Power of Payments Ep. 1: BNPL and credit scores, crypto payroll, Apple’s Tap to Pay feature, ‘Save Now, Pay Later’
- Tearsheet’s new bi-weekly payments podcast will give you a taste of the recent developments in the world of payments.
- In the inaugural episode, we discuss BNPL, the crypto paycheck, Apple’s Tap to Pay feature, and ‘Save Now, Pay Later’.
Welcome to the first episode of Power of Payments, Tearsheet’s new bi-weekly podcast that will take you through the recent developments in the world of payments and their wider implications for the industry.
In the inaugural episode, we talk about the changing relationship between BNPL and credit scores, cryptocurrency payroll, Apple’s new Tap to Pay feature, and ‘Save Now, Pay Later’ — a new alternative to BNPL.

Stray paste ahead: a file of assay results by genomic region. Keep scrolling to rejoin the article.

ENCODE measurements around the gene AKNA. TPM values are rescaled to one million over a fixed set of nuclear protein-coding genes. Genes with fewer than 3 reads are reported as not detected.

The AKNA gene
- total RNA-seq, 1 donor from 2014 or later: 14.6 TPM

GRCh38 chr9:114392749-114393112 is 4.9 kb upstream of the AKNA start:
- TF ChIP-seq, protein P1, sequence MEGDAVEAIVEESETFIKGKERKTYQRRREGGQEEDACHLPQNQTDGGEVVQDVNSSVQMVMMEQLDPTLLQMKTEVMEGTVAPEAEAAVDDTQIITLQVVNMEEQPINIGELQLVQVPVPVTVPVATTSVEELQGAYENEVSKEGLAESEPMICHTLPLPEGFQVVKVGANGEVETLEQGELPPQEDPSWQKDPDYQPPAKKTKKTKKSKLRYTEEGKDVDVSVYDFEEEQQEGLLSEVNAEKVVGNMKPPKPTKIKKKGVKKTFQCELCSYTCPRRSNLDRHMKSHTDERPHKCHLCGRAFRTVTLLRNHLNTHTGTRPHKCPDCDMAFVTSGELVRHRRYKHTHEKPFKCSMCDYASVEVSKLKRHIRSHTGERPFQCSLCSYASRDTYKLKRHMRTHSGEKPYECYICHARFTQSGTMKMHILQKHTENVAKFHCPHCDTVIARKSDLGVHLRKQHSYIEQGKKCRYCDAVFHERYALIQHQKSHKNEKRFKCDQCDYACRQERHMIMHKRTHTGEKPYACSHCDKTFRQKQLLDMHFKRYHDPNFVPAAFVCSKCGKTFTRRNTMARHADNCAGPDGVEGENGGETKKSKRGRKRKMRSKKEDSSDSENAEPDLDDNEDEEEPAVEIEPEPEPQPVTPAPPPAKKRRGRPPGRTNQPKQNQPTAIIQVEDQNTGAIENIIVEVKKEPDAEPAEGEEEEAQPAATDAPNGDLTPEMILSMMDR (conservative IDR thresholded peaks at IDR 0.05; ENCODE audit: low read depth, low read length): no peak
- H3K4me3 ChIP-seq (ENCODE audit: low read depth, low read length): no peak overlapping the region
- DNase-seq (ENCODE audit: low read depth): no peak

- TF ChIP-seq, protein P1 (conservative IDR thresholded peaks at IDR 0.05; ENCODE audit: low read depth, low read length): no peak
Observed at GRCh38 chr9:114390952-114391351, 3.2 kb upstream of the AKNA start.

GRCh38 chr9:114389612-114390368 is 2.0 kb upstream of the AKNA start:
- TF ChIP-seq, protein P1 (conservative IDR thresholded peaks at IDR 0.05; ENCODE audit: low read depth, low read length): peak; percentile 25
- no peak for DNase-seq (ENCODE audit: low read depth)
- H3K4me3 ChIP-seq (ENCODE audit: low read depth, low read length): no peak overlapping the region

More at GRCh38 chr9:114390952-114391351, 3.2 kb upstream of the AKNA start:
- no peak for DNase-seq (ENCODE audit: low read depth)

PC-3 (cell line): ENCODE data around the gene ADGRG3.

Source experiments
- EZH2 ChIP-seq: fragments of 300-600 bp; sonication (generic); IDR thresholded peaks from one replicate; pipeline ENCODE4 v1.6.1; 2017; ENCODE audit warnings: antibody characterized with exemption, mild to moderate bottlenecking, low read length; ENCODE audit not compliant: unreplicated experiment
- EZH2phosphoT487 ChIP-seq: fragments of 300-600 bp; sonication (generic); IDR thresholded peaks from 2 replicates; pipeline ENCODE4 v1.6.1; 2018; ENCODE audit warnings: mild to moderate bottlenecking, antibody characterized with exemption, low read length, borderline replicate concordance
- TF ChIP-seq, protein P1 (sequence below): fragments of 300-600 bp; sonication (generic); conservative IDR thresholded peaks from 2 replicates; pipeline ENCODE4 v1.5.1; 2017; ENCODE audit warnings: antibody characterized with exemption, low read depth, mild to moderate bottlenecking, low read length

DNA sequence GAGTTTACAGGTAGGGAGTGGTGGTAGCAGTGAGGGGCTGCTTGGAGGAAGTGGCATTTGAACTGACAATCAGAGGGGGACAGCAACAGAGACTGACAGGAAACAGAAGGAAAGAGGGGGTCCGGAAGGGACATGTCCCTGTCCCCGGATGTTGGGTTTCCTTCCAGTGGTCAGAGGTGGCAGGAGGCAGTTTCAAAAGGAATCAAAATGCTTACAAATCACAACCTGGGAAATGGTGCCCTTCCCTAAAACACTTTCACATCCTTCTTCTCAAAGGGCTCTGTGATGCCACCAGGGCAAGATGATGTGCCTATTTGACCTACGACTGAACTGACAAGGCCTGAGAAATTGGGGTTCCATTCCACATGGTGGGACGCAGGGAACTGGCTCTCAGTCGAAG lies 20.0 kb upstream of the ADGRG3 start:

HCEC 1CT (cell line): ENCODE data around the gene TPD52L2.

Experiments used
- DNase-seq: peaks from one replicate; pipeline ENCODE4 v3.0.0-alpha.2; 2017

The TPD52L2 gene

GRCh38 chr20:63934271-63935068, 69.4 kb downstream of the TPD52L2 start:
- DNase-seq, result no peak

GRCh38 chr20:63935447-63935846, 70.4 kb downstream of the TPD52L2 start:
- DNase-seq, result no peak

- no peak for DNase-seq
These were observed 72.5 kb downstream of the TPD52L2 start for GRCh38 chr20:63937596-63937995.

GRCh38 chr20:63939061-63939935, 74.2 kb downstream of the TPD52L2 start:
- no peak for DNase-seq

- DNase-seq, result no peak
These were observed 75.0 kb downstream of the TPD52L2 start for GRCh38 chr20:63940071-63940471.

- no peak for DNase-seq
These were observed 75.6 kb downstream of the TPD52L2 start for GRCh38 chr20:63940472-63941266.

BNPL’s changing relationship with credit scores
Even though BNPL has become a wildly popular payment option, it hadn’t really caught the attention of regulators and credit agencies until recently. But that’s starting to change. Credit bureaus in the US are now working to implement standardized credit reporting plans on BNPL loans.
In December 2021, Equifax became the first credit bureau to announce that starting this year, it will implement a standardized process for incorporating BNPL transactions in credit reports, including smaller purchases. Its two major competitors, TransUnion and Experian, are not too far behind either. They’ve also teased their own BNPL approaches, as BNPL continues to attract the attention of regulators.